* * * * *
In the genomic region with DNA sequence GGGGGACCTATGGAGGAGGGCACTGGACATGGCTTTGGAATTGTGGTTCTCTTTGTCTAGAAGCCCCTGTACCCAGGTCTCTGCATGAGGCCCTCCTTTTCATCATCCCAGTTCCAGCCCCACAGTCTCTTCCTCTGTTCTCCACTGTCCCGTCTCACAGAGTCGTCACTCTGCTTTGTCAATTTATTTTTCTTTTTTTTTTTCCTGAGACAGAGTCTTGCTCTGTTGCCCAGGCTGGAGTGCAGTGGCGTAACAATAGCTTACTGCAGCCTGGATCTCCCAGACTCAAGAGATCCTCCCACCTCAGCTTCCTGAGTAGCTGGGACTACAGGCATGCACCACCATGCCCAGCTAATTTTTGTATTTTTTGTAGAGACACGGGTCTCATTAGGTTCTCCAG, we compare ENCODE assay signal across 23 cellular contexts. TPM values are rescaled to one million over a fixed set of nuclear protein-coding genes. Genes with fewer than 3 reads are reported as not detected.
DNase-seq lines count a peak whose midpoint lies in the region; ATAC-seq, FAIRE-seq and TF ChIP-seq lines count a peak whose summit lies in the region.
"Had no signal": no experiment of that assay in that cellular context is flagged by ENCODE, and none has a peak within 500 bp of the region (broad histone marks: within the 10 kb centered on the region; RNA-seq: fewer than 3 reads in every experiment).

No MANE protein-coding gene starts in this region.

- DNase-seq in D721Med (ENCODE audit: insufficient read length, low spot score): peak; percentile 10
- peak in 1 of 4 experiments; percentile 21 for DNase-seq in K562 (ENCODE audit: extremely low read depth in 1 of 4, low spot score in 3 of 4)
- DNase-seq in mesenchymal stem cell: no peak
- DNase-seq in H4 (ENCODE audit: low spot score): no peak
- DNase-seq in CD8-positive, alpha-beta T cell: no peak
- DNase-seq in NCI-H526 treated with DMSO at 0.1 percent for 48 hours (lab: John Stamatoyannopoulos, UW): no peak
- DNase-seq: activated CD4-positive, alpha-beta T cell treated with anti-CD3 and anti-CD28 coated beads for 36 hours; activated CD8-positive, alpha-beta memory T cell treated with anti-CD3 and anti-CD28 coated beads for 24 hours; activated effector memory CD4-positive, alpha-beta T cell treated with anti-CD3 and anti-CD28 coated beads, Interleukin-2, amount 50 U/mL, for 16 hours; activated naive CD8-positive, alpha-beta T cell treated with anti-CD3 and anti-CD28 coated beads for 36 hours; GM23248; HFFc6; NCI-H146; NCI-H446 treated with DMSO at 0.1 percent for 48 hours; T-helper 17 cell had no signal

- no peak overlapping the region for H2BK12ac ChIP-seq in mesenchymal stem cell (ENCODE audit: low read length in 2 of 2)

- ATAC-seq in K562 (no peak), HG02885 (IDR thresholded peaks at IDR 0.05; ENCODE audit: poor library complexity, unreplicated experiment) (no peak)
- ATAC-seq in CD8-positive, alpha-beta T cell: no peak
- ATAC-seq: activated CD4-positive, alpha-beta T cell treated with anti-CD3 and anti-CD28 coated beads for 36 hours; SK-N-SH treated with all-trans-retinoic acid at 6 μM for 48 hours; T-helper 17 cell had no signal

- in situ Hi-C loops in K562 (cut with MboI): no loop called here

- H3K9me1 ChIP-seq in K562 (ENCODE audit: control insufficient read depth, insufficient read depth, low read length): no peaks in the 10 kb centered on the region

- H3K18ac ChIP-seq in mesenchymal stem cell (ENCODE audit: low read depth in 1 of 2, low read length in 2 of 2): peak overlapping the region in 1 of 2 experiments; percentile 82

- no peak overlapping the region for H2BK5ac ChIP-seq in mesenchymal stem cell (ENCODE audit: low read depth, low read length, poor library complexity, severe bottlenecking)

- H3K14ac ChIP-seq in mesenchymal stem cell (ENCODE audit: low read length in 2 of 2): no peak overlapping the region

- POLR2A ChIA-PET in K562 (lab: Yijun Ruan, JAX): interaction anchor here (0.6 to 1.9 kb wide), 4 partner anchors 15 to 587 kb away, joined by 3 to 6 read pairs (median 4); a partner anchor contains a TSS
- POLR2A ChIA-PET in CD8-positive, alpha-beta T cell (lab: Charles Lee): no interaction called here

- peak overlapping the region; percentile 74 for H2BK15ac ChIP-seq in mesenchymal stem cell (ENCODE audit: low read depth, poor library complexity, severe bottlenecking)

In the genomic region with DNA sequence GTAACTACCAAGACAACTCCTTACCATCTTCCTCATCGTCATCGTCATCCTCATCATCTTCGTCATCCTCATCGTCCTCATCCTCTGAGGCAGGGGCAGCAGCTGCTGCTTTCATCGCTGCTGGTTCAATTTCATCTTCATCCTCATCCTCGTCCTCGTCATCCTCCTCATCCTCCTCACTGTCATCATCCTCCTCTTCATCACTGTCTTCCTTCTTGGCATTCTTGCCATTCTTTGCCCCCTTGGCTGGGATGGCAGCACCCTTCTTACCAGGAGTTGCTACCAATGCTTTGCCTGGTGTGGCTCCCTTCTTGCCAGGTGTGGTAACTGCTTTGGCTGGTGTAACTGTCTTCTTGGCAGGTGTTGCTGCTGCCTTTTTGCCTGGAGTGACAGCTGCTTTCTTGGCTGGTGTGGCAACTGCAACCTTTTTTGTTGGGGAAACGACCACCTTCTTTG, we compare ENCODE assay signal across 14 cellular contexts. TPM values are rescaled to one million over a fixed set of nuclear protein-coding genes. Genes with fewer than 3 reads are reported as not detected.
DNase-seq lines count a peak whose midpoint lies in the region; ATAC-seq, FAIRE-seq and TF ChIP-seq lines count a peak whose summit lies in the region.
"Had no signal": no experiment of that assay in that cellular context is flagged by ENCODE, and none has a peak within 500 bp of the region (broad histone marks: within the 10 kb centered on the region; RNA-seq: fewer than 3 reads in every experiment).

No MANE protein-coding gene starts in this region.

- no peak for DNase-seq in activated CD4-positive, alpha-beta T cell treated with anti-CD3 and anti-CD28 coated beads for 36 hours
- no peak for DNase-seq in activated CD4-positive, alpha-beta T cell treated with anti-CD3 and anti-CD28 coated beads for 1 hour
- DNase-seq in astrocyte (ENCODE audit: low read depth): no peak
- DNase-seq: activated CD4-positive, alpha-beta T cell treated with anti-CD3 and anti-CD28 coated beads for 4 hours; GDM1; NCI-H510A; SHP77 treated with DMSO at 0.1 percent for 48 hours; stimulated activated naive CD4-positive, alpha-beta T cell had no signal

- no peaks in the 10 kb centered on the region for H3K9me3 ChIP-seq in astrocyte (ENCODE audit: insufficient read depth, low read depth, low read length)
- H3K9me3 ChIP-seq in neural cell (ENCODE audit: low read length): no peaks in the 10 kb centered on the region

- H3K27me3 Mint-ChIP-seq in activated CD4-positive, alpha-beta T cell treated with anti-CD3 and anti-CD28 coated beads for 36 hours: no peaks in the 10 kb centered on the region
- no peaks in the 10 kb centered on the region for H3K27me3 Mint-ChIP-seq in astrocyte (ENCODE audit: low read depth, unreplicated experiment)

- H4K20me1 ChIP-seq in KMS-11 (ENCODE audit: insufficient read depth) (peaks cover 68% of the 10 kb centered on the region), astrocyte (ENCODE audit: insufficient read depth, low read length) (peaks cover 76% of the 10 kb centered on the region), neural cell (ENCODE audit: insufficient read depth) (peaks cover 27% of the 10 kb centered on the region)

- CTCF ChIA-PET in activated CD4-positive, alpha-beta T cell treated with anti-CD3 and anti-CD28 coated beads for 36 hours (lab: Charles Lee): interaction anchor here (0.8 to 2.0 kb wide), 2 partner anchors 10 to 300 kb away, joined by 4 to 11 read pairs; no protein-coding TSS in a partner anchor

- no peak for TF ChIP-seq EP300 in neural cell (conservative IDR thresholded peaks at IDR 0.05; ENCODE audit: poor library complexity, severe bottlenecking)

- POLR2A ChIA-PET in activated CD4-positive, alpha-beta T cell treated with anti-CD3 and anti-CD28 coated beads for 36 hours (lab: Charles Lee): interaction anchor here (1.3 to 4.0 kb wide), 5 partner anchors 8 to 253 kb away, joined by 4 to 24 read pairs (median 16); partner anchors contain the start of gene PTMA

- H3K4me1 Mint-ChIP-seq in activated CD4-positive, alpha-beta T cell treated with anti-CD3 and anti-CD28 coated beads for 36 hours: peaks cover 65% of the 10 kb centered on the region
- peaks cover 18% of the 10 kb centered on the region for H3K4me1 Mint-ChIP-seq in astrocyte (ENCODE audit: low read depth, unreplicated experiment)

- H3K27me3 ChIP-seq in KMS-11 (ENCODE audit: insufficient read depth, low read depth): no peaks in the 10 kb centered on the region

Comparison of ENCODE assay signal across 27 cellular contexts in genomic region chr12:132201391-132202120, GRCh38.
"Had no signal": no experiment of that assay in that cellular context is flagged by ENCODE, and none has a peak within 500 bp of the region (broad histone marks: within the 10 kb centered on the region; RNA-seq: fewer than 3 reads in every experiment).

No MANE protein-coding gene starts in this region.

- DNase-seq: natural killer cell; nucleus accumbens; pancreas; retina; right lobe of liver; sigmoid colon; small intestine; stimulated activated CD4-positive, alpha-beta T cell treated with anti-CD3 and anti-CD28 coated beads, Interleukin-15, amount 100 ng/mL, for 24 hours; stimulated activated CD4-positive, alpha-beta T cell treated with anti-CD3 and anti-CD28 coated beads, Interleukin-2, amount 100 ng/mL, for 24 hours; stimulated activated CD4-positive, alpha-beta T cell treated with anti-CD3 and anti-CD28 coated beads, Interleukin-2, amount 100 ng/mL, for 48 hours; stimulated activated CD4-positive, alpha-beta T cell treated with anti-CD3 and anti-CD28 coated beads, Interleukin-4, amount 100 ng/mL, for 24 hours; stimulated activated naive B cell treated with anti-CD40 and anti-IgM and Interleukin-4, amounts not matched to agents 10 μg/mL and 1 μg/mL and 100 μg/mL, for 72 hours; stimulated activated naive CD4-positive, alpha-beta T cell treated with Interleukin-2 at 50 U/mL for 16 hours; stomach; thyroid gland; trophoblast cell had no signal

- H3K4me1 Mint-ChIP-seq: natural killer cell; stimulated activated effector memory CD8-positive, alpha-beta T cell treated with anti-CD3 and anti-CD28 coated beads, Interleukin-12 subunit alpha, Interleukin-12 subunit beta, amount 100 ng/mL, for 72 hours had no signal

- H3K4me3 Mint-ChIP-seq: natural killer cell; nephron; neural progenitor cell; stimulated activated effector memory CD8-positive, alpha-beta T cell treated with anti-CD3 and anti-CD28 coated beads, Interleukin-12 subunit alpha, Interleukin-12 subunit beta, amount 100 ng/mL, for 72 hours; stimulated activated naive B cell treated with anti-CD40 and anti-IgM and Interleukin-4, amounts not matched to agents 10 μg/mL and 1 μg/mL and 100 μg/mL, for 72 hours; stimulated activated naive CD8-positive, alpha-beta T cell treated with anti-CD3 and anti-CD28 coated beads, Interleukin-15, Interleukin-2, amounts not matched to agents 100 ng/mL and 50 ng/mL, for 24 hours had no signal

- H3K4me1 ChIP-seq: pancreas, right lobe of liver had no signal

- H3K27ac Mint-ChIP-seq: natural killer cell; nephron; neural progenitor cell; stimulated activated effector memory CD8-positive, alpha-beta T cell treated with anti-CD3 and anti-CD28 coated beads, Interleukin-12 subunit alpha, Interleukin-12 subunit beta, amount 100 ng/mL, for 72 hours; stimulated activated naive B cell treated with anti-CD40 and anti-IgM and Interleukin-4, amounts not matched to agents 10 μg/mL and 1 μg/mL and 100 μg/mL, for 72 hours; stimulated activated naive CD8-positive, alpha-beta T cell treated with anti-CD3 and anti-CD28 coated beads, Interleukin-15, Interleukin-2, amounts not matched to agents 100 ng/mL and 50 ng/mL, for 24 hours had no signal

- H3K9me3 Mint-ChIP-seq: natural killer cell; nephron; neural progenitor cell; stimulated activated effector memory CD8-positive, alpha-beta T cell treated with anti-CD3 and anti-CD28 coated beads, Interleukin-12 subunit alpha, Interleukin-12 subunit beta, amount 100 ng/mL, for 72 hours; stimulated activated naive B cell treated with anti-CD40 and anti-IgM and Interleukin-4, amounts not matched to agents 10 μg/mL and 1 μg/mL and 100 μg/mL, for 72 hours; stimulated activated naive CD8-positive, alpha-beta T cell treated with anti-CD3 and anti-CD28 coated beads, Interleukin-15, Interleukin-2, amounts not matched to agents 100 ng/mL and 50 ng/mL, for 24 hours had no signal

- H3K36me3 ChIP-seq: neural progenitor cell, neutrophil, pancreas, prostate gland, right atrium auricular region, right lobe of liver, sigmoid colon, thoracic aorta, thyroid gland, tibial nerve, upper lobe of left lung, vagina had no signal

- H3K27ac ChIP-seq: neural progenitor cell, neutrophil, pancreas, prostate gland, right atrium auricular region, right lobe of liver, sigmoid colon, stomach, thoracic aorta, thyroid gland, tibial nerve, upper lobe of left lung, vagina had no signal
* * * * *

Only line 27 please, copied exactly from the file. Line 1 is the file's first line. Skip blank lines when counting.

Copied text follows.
No MANE protein-coding gene starts in this region.